Help for my chicken

Discussion in 'Emergencies / Diseases / Injuries and Cures' started by Rose8, Sep 6, 2016.

  1. Rose8

    Rose8 New Egg

    Jun 25, 2016
    Good Morning,
    I have a chicken who was fine yesterday and today she is puffing up her feathers and something is coming out of her that is not an egg. It looks like a part of her body. She is walking around and drinking water OK. What can I do to help her. Has anyone ever heard of this.
  2. Wyorp Rock

    Wyorp Rock Flock Master

    Sep 20, 2015
    Southern N.C. Mountains
    Welcome to BYC.
    Can you post some photos?

    From your description it sounds like your girl has a prolapsed vent.

    Bring her in and give a her soak in a warm epsom salts bath. Clean up the vent area and the prolapse (part hanging out).

    Apply some honey or hemorrhoid cream to the prolapse, then gently push it back in. Sometimes once started she will retract it. If it comes back out repeat .

    Keep then vent moist with the honey or cream. Offer her some extra calcium, you can use TUMS or liquid calcium.
    The calcium will help with contractions to keep the prolapse in place (hopefully).

    Keep watch on her, if she is trying to lay an egg or it's close to time to lay her egg, monitor her, she may prolapse again when she lays.
    If so repeat the process.

    Keep her separate for a day or so to make sure the prolapse will stay in. It can come out again, so just repeat your process.

    Make sure she is drinking, if you have any poultry vitamins, add that to her water. Feed her normally.
    Last edited: Sep 6, 2016
  3. Rose8

    Rose8 New Egg

    Jun 25, 2016
    Thank you so very much for the reply and the help. I began to give up hope that someone would respond so I did the best I could on my own. Seems it was pretty good for a newbie. I have only had the chickens since mid-June and have never heard of this. I soaked her bottom half in warm water for 25 minutes then wrapped her in a towel and held her on my lap while I checked the area. I used Vaseline on a surgical glove and pushed the insides back in and held it a while and talked to her and stroked her. She is in a bin and I gently used a warm hair dryer on her feathers to keep her from being chilled. She is eating some pellets and some microwaved and crushed eggshells. She wouldn't eat the Tums. I didn't have prep. H but I will get some today. I will use Epsom salts for her next bath.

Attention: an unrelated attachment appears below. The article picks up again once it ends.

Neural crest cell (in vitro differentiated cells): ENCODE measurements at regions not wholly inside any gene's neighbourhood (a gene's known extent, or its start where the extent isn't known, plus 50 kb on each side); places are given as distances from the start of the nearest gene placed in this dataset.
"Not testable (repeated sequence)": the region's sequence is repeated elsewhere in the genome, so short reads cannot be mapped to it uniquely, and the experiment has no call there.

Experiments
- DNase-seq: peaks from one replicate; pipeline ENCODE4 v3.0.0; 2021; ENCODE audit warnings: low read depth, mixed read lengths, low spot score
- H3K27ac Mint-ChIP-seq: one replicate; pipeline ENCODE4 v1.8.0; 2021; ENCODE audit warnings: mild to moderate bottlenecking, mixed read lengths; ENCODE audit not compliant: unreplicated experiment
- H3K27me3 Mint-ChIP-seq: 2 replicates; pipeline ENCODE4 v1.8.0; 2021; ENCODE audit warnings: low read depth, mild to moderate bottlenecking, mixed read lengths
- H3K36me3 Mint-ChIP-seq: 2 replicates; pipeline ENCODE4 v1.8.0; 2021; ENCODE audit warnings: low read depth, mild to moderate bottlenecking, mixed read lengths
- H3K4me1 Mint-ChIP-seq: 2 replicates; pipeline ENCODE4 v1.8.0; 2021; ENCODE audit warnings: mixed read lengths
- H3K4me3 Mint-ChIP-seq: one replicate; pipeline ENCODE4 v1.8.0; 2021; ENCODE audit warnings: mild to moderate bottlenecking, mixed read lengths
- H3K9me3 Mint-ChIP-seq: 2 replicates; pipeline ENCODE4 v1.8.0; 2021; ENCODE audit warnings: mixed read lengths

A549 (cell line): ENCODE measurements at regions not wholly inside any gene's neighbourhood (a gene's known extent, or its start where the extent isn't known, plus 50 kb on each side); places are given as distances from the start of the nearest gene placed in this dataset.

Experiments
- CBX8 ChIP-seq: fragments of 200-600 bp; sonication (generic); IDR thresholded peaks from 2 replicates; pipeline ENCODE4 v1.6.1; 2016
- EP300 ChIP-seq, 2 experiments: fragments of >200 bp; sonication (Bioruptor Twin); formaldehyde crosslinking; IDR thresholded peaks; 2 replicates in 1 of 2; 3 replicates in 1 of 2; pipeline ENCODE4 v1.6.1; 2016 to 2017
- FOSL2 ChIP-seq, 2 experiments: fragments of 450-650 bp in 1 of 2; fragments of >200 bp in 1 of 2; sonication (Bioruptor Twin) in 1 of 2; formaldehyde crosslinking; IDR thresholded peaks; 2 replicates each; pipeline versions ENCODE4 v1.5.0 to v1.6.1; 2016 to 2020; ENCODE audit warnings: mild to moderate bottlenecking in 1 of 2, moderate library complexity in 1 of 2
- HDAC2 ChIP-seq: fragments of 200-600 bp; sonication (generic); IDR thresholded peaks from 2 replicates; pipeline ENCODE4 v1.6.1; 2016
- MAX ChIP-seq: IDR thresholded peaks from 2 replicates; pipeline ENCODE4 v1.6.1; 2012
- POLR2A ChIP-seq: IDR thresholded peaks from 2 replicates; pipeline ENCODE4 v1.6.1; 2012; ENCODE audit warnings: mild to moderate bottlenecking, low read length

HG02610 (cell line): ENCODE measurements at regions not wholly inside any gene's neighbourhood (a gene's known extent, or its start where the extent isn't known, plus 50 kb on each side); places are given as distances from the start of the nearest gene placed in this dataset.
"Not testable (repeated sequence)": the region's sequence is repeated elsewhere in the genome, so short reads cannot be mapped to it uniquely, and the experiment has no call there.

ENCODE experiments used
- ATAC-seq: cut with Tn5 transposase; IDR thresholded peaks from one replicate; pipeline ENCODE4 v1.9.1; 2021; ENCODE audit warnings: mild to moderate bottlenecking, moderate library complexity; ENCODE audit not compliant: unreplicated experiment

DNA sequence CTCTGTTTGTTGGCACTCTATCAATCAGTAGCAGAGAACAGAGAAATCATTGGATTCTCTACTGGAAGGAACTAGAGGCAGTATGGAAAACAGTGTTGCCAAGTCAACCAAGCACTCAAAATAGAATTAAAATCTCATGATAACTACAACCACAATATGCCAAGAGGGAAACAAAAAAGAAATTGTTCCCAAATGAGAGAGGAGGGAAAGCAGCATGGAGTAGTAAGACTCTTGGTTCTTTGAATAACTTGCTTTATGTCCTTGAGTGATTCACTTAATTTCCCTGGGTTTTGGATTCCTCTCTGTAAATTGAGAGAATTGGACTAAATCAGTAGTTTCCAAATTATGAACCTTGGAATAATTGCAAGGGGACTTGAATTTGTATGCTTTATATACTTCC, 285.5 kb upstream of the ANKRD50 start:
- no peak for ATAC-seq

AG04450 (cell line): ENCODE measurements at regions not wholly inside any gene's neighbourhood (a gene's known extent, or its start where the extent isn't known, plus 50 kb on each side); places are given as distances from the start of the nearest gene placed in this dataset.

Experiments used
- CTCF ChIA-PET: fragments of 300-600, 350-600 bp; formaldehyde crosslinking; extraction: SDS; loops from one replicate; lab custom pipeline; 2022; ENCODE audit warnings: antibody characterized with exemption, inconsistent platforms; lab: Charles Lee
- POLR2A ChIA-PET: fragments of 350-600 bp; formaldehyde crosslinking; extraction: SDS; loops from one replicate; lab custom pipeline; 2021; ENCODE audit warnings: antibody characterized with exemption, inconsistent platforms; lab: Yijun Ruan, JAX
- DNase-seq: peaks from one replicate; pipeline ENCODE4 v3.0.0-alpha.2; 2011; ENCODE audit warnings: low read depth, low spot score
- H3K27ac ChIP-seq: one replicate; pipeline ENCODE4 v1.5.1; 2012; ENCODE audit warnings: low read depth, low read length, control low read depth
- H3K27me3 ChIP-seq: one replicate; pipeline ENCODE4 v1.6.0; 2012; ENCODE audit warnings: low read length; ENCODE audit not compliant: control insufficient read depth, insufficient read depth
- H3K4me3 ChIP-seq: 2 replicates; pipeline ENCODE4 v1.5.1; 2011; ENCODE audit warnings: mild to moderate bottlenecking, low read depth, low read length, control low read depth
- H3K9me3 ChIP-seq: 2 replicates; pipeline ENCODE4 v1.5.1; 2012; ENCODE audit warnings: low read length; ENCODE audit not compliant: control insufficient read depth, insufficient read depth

I have been giving them Quaker Oats and Honey nut cheerios in addition to their food. Do you think I gave too much? The poop that did drop off when I was bringing her into the house was not very moist and maybe I constipated her and that's why she had to strain so much that her insides came out.
    I appreciate any help you can give me and will follow your directives.
    Thanks again,
  4. Wyorp Rock

    Wyorp Rock Flock Master

    Sep 20, 2015
    Southern N.C. Mountains
    You did a good job in taking care of her. You followed your instincts and realized that needed to go back in. Just keep an eye on her for a little while, if it comes back out, then just repeat what you did.

    I don't think the oats or cheerios would cause constipation, but they should be given in moderation as a treat. I do give mine oats as a "scratch", I just scatter a bit in the run, my flock loves it, but it's just small amount. Cheerios are most likely ok, but just a small amount as well. Fresh fruit/veggies, weeds, etc., are also good to give. Mine are very partial to Kale (hang it up or place it in a suet basket), so I keep a good supply on hand.

    Make sure they have source of grit - either commercial poultry grit (crushed Granite) or have access to dirt where they can find small pebbles on their own.

    Not drinking enough water can cause some constipation. You can also mix some molasses or epsom salts in her water this will act as a laxative. Remember, a little goes a long way, so I would only give just a little "laxative" then encourage plain drinking water. (Recipes below - just break the amount down into smaller dosages)

    Prolapse can be caused my many things, so offer oyster shell free choice, limit treats - obesity can cause problems and sometimes it just happens.

    You are welcome for the help.

    Keep us posted on her progress.

    The following solutions or mixtures are recommended to flush the digestive system of toxic substances, most notably for treating birds exposed to botulism toxins.
    Molasses Solution
    Add one pint of molasses to 5 gallons of water
    Offer the drinking solution free-choice to the affected birds for about four hours. Treat severely affected birds individually if they cannot drink. Return the birds to regular water after the treatment period.
    As a supportive treatment for symptoms resulting from Cryptosporidia infection, often referred to as coronaviral enteritis, use:
    One quart molasses in 20 gallons of water
    Offer this solution free-choice for a period of up to 7-10 days. It is assumed that the molasses replaces certain minerals lost from diarrhea during the course of the infection.
    Epsom Salt Solution
    1 lb Epsom Salt per 15 lb feed
    1 lb Epsom Salt per 5 gallons water for 1 day
    Give the epson salt feed mixture as the sole feed source for a one day period. This feed can be used only if the birds are eating. If the birds are not eating, use the water solution. If the birds are unable to eat or drink by themselves, use individual treatment with:
    1 teaspoon of Epsom Salt in 1 fl oz water
    Place the solution in the crop of the affected bird. This same amount of solution will treat 5-8 quail or one chicken.
    Castor Oil Therapy
    Dose individual birds with .5 oz castor oil.

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